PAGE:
After seven years of absolute decline, the number of students taking A-level physics rose for the first time this year - but only just.
Following year-on-year drops that have seen numbers taking physics plummet from 46,786 in 1989 to just 33,003 last year, provisional figures for physics entrants were up this year by 2.2 per cent.
But it was not the scale of turnaround those in physics, or science generally, were hoping to see. While the number of A-level students rose by 5.2 per cent to 776,115, the rise in those taking A level sciences, including maths, but excluding psychology and computing, was 4.8 per cent, a relative decline.
But the picture was better than last year, when an overall increase in entries of 1.2 per cent compared with an increase in science entries of just 0.5 per cent, less than half the overall rate of increase.
A spokeswoman for the Institute of Physics welcomed the real terms increase in physics entrants, but urged caution. "We feel this might be a bottoming out in the gradual decline, but it will take more than one year to show us what is happening."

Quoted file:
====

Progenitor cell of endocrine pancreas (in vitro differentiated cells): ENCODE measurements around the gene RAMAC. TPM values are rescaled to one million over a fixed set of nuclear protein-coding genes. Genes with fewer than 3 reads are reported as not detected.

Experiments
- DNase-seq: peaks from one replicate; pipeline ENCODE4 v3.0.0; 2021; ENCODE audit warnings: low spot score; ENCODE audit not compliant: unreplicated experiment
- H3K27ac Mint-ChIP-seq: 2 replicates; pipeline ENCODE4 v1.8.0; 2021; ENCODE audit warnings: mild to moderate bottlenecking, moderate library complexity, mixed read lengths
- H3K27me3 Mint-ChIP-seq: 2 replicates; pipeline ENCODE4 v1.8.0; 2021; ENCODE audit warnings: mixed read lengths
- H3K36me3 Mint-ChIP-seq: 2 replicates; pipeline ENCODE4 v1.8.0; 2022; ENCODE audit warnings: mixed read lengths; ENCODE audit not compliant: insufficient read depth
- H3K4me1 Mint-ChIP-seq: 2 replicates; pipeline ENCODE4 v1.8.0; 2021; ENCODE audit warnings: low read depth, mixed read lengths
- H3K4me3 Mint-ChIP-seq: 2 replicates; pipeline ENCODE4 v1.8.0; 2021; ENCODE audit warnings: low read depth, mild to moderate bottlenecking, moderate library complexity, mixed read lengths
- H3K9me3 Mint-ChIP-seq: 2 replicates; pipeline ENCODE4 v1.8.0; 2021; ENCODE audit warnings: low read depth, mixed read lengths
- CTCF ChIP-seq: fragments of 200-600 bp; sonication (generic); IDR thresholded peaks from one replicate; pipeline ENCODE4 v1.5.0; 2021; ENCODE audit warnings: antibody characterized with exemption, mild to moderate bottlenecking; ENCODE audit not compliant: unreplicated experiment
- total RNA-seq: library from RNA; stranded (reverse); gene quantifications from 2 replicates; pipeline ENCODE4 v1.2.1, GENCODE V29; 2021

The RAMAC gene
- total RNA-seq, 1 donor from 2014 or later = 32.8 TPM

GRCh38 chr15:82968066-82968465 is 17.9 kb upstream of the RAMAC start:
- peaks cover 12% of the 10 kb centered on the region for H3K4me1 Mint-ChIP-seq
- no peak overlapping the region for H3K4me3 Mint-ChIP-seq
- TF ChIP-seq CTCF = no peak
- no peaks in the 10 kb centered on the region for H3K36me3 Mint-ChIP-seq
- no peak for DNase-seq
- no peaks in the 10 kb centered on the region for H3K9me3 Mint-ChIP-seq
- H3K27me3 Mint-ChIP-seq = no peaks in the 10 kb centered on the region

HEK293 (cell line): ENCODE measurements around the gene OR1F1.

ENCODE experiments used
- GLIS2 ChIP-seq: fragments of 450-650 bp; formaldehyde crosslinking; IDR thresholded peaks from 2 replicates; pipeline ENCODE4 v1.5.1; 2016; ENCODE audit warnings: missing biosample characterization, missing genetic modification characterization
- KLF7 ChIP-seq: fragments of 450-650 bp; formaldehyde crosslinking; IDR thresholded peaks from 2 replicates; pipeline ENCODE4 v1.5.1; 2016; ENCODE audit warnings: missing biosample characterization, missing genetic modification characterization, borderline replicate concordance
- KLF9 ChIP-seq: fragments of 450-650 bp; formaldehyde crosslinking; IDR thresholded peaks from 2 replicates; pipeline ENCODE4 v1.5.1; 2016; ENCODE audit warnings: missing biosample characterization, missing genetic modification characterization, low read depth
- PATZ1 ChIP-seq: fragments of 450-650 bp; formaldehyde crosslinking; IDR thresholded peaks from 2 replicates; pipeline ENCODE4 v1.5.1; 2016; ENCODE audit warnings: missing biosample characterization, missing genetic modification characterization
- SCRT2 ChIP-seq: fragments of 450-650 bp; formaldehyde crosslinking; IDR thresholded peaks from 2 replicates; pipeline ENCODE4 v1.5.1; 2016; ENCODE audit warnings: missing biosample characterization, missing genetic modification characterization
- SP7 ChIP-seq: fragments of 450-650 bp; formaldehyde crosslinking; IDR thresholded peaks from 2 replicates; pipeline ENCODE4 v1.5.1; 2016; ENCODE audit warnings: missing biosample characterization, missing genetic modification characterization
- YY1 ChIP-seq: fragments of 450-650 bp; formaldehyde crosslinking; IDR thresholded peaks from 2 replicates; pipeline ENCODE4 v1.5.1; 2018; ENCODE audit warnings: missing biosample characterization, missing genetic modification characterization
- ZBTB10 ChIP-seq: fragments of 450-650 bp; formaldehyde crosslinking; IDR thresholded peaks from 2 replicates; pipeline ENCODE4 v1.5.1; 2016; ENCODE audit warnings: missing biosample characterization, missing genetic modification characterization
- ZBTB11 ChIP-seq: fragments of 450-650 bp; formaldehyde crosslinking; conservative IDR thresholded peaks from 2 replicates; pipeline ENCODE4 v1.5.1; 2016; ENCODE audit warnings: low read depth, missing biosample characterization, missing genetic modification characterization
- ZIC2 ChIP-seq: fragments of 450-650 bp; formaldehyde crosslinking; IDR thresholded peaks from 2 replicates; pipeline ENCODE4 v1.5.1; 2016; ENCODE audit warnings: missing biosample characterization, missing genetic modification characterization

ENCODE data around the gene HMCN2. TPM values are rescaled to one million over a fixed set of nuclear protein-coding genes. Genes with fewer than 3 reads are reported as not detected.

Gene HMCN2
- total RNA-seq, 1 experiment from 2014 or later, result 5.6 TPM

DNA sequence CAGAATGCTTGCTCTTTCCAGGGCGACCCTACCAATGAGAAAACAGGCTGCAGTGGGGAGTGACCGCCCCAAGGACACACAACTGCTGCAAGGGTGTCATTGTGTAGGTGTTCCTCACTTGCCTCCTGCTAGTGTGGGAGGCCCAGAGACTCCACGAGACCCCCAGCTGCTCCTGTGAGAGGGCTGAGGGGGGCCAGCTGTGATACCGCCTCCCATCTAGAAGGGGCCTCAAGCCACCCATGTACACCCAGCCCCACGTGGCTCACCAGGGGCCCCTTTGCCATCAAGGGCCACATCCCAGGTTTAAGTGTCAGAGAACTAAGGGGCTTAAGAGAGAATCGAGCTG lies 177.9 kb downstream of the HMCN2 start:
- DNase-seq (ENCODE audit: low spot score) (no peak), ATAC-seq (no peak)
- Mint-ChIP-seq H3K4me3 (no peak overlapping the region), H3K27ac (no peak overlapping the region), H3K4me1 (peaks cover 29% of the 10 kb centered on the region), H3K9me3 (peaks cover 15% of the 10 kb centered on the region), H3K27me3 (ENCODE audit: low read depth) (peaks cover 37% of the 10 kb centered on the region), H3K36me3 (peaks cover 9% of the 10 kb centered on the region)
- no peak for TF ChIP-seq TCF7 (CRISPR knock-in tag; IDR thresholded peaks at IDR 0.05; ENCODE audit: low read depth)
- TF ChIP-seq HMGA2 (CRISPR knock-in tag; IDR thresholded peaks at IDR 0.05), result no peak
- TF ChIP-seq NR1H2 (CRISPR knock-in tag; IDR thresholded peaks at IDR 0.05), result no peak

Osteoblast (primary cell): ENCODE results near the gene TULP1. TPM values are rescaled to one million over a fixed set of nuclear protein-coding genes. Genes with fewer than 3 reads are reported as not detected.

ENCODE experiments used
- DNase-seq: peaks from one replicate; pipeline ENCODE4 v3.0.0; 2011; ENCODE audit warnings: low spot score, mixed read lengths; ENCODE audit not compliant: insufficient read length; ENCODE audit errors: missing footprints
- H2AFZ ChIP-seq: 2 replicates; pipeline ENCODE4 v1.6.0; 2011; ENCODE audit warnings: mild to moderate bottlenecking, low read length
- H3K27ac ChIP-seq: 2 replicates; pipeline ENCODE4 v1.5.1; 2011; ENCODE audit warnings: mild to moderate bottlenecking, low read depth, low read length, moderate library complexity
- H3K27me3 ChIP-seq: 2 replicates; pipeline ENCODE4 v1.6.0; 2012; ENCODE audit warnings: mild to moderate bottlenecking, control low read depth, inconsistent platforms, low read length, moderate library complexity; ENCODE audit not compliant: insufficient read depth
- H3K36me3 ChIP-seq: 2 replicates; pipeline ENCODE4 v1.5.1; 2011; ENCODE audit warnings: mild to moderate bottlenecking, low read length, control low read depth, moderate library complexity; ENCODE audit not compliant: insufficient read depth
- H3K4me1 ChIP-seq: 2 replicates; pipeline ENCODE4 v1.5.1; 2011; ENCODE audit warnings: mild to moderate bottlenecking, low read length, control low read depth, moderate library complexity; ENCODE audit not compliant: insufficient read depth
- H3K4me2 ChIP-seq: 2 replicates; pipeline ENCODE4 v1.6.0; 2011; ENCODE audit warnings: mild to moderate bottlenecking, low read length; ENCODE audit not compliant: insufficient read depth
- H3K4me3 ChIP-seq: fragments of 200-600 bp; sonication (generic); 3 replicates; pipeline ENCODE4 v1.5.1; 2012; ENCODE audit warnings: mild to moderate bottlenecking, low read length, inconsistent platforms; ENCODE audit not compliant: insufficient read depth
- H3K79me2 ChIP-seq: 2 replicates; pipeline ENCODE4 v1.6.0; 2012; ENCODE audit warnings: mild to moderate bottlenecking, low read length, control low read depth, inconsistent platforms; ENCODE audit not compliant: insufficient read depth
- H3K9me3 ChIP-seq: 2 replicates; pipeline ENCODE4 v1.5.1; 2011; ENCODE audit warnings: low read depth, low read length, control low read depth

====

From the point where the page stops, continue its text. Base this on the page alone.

She added that the institute's plan to spend Pounds 500,000 reassessing the 16-to-19 physics curriculum was still needed, particularly as the number of girls taking physics appeared not to have increased. "Some of the reasons why it is thought people like psychology and biology is because they say it is something they can relate to," the spokeswoman said.
"There is no reason why we cannot bring some of that into physics, presenting our subject differently so it has more personal appeal. Girls, in particular like to see the relevance of their subject to the world in which they live."
Jonathon Ling, honorary secretary of the Association of Science Education, said the fact physics entrants had gone up for the first time in seven years was important, but added: "It is so small we must not be complacent. We did expect an increase but hoped it would be more than this."
He said the expected increase was because this year's cohort of 18-year-olds were the first to follow the national curriculum through school. With the introduction of the national curriculum, Mr Ling said there was a tendency for physics to have a greater show at GCSE level, where biology and chemistry had tended to dominate before. He said the shortage of maths and physics specialists in schools, which resulted in some teachers for whom these were not first subjects instructing students, affected student A-level choice.
In maths, after years of decline, a jump in the number of entries in 1996 (a 8.4 per cent increase) was consolidated this year, with entrants up 2.5 per cent on last year.